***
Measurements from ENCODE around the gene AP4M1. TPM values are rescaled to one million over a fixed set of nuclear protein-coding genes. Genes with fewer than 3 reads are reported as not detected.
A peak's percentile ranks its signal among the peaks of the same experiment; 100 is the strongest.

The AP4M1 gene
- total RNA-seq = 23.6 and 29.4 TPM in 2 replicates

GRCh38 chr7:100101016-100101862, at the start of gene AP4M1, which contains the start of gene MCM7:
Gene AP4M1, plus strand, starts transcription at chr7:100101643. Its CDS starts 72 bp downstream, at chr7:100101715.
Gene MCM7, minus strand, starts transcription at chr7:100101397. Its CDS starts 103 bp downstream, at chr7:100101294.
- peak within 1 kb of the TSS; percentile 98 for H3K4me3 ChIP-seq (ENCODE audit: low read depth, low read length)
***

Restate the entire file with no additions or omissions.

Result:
Measurements from ENCODE around the gene AP4M1. TPM values are rescaled to one million over a fixed set of nuclear protein-coding genes. Genes with fewer than 3 reads are reported as not detected.
A peak's percentile ranks its signal among the peaks of the same experiment; 100 is the strongest.

The AP4M1 gene
- total RNA-seq = 23.6 and 29.4 TPM in 2 replicates

GRCh38 chr7:100101016-100101862, at the start of gene AP4M1, which contains the start of gene MCM7:
Gene AP4M1, plus strand, starts transcription at chr7:100101643. Its CDS starts 72 bp downstream, at chr7:100101715.
Gene MCM7, minus strand, starts transcription at chr7:100101397. Its CDS starts 103 bp downstream, at chr7:100101294.
- peak within 1 kb of the TSS; percentile 98 for H3K4me3 ChIP-seq (ENCODE audit: low read depth, low read length)